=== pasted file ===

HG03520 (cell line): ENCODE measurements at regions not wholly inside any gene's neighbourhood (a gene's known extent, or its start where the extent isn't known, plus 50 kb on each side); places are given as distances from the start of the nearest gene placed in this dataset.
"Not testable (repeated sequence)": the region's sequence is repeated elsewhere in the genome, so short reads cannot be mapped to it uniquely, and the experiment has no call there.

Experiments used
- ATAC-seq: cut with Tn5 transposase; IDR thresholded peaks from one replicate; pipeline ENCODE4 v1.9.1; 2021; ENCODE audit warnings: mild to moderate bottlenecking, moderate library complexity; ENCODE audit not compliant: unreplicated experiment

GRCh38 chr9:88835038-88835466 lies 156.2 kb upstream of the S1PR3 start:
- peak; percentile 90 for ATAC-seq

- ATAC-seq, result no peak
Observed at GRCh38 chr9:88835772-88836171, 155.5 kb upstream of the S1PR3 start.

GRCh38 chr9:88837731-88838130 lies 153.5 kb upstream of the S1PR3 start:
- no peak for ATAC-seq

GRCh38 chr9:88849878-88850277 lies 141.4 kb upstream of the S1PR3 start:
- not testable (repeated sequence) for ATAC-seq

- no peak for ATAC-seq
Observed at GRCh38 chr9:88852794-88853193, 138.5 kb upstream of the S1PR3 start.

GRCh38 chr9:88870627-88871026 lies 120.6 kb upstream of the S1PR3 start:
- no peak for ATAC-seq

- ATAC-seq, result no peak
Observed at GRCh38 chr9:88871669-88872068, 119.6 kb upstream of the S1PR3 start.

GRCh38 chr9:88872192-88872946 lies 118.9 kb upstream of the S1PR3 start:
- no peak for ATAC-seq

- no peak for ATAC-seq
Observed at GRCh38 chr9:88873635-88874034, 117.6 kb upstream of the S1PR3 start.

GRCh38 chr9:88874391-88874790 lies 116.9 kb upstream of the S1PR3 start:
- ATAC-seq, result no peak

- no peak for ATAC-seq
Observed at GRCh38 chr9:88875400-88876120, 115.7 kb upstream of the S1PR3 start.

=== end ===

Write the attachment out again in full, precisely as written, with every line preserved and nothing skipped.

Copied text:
HG03520 (cell line): ENCODE measurements at regions not wholly inside any gene's neighbourhood (a gene's known extent, or its start where the extent isn't known, plus 50 kb on each side); places are given as distances from the start of the nearest gene placed in this dataset.
"Not testable (repeated sequence)": the region's sequence is repeated elsewhere in the genome, so short reads cannot be mapped to it uniquely, and the experiment has no call there.

Experiments used
- ATAC-seq: cut with Tn5 transposase; IDR thresholded peaks from one replicate; pipeline ENCODE4 v1.9.1; 2021; ENCODE audit warnings: mild to moderate bottlenecking, moderate library complexity; ENCODE audit not compliant: unreplicated experiment

GRCh38 chr9:88835038-88835466 lies 156.2 kb upstream of the S1PR3 start:
- peak; percentile 90 for ATAC-seq

- ATAC-seq, result no peak
Observed at GRCh38 chr9:88835772-88836171, 155.5 kb upstream of the S1PR3 start.

GRCh38 chr9:88837731-88838130 lies 153.5 kb upstream of the S1PR3 start:
- no peak for ATAC-seq

GRCh38 chr9:88849878-88850277 lies 141.4 kb upstream of the S1PR3 start:
- not testable (repeated sequence) for ATAC-seq

- no peak for ATAC-seq
Observed at GRCh38 chr9:88852794-88853193, 138.5 kb upstream of the S1PR3 start.

GRCh38 chr9:88870627-88871026 lies 120.6 kb upstream of the S1PR3 start:
- no peak for ATAC-seq

- ATAC-seq, result no peak
Observed at GRCh38 chr9:88871669-88872068, 119.6 kb upstream of the S1PR3 start.

GRCh38 chr9:88872192-88872946 lies 118.9 kb upstream of the S1PR3 start:
- no peak for ATAC-seq

- no peak for ATAC-seq
Observed at GRCh38 chr9:88873635-88874034, 117.6 kb upstream of the S1PR3 start.

GRCh38 chr9:88874391-88874790 lies 116.9 kb upstream of the S1PR3 start:
- ATAC-seq, result no peak

- no peak for ATAC-seq
Observed at GRCh38 chr9:88875400-88876120, 115.7 kb upstream of the S1PR3 start.